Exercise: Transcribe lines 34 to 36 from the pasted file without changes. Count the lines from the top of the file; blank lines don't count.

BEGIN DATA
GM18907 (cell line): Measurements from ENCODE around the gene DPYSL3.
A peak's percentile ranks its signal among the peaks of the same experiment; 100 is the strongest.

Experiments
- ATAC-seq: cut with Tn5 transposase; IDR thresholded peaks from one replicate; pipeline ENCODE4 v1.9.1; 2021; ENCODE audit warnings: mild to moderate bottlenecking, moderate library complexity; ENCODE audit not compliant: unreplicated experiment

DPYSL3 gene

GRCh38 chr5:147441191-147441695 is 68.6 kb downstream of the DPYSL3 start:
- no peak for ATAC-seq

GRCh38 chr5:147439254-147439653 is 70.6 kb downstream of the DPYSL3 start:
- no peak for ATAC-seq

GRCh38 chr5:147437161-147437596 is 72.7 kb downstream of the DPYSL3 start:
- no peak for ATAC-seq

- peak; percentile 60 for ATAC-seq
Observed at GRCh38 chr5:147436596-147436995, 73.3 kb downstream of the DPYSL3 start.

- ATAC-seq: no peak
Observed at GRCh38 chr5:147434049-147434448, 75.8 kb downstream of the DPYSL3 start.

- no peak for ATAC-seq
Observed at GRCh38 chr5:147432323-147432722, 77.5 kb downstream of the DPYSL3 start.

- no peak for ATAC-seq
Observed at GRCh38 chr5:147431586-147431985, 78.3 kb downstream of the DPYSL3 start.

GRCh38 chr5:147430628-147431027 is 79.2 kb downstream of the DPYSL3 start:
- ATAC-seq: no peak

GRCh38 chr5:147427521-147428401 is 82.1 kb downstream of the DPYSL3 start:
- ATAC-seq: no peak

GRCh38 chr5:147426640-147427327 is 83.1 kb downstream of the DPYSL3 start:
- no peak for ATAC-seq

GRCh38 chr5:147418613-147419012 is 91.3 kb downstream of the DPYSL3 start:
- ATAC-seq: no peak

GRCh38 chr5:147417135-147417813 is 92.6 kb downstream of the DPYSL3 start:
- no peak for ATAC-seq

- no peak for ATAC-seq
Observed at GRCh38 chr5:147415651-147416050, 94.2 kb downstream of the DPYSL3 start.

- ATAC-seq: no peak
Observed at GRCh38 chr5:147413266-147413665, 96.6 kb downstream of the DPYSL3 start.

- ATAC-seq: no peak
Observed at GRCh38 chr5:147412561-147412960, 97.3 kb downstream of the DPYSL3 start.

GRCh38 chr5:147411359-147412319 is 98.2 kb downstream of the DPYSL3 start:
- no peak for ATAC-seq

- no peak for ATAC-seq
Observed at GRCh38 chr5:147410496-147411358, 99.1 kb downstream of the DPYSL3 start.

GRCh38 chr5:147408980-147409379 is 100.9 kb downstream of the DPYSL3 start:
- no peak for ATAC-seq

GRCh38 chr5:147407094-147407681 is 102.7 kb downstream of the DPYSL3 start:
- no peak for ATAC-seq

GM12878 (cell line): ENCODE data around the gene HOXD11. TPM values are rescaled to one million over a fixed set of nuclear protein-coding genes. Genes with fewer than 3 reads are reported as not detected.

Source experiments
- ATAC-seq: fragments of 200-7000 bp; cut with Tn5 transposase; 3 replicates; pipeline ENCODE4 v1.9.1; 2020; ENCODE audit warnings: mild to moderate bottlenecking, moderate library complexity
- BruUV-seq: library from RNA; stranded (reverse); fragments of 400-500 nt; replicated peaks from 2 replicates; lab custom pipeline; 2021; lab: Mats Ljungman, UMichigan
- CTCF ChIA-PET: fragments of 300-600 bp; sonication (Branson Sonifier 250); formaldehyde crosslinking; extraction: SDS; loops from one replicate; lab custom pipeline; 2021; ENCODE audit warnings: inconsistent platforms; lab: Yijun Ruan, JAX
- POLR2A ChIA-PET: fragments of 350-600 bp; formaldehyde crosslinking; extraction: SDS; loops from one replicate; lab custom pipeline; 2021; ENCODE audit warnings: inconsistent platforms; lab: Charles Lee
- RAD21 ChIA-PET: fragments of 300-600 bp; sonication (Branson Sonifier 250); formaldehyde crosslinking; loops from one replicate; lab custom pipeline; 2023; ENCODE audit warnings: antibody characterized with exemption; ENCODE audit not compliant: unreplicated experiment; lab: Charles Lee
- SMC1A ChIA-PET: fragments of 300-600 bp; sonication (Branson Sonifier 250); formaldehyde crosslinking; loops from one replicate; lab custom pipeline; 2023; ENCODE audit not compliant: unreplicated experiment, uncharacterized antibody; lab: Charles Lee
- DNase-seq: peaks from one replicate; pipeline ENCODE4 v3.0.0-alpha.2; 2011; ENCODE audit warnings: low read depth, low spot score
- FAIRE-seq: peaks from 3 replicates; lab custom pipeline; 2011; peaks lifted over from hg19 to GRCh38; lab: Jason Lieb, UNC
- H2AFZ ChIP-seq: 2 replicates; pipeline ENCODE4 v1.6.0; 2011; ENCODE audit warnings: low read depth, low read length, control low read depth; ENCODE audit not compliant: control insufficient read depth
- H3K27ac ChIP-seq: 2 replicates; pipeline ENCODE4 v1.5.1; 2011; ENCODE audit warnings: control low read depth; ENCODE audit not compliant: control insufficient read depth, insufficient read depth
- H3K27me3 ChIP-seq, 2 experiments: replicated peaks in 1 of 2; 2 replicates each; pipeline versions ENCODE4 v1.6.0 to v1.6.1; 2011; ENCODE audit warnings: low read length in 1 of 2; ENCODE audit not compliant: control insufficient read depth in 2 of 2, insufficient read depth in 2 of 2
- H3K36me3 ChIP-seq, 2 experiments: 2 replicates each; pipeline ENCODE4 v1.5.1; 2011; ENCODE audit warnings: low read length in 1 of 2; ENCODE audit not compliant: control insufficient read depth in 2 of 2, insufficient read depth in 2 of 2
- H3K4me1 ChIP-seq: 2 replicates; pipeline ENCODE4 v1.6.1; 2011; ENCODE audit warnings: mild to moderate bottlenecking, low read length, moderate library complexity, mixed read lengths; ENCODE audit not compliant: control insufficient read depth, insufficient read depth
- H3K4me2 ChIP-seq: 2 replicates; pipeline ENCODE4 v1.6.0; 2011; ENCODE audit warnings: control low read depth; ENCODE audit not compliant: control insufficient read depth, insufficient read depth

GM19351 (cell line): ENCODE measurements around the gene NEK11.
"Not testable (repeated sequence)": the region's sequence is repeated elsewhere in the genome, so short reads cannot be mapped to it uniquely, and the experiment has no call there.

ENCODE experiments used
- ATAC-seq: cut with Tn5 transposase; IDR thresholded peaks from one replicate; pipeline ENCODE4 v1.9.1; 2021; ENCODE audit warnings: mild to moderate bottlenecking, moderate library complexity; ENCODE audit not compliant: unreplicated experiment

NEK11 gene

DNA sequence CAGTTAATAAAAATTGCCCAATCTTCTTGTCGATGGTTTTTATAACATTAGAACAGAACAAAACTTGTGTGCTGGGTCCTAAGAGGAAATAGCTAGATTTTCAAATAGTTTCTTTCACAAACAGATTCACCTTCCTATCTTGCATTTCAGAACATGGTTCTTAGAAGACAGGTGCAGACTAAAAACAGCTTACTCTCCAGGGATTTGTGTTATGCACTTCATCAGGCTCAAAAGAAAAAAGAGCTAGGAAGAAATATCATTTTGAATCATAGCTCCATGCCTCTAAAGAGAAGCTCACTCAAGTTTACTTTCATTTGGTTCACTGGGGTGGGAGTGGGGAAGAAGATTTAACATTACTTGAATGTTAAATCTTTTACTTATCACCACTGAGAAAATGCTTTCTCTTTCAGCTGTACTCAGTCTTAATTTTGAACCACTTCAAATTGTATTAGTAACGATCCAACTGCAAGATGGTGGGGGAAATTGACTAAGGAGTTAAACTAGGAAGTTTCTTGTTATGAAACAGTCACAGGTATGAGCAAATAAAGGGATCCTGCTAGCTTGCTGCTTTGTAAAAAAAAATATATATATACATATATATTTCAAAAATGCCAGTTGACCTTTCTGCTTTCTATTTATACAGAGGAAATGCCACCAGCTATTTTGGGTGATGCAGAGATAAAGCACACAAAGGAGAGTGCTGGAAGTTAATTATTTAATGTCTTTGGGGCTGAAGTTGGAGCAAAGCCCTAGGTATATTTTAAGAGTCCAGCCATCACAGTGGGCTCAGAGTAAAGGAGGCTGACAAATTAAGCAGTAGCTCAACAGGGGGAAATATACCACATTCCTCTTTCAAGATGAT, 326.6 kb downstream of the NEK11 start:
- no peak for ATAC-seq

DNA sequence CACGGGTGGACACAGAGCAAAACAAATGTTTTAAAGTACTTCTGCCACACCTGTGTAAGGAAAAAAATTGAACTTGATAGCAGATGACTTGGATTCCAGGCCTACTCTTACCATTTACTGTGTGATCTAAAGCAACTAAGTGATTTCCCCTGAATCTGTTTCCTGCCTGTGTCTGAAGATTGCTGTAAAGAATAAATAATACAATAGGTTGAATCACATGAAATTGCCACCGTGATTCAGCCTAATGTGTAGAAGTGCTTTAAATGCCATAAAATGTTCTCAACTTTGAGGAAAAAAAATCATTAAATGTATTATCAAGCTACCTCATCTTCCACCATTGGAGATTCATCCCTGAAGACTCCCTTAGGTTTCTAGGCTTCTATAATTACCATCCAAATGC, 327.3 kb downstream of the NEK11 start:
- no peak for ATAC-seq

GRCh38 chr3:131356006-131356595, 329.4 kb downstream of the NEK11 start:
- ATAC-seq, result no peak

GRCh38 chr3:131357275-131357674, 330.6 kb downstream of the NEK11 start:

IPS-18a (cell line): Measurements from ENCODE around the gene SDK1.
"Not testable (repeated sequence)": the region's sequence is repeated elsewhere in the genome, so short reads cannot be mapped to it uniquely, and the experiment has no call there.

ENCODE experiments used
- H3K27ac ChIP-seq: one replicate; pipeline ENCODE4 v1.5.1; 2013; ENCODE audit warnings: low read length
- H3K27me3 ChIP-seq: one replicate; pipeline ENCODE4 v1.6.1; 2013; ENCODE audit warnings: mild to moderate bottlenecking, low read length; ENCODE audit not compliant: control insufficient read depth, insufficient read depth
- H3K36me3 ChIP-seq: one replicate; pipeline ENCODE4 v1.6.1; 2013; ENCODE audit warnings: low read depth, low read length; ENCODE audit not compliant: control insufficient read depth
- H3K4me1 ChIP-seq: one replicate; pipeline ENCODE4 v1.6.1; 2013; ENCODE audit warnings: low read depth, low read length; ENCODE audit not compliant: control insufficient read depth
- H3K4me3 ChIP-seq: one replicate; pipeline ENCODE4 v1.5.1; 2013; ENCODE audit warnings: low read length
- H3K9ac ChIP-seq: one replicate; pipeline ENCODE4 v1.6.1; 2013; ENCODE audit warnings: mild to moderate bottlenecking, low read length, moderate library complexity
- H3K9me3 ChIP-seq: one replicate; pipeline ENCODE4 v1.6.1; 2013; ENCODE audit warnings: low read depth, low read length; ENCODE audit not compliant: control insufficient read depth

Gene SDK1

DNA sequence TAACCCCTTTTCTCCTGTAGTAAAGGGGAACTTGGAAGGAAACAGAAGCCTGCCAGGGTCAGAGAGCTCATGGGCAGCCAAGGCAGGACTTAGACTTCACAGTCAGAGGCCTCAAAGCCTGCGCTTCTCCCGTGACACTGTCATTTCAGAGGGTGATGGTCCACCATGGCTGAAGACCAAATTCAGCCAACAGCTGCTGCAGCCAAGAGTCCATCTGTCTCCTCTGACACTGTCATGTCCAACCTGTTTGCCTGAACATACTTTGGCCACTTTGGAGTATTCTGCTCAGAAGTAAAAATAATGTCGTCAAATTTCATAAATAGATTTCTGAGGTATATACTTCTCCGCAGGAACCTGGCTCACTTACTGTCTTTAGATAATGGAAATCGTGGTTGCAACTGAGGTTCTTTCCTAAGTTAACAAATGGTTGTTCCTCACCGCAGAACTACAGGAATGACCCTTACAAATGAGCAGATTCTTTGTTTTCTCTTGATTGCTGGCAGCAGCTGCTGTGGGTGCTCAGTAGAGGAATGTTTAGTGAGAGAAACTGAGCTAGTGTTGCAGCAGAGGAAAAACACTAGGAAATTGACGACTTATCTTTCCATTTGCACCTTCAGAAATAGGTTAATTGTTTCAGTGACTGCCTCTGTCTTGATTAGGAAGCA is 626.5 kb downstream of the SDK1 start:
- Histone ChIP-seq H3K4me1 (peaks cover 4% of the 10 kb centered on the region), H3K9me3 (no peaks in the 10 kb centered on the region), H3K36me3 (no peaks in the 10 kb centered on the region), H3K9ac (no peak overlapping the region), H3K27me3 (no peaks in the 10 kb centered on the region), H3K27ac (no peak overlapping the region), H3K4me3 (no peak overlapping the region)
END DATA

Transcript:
- ATAC-seq: no peak
Observed at GRCh38 chr5:147412561-147412960, 97.3 kb downstream of the DPYSL3 start.

GRCh38 chr5:147411359-147412319 is 98.2 kb downstream of the DPYSL3 start: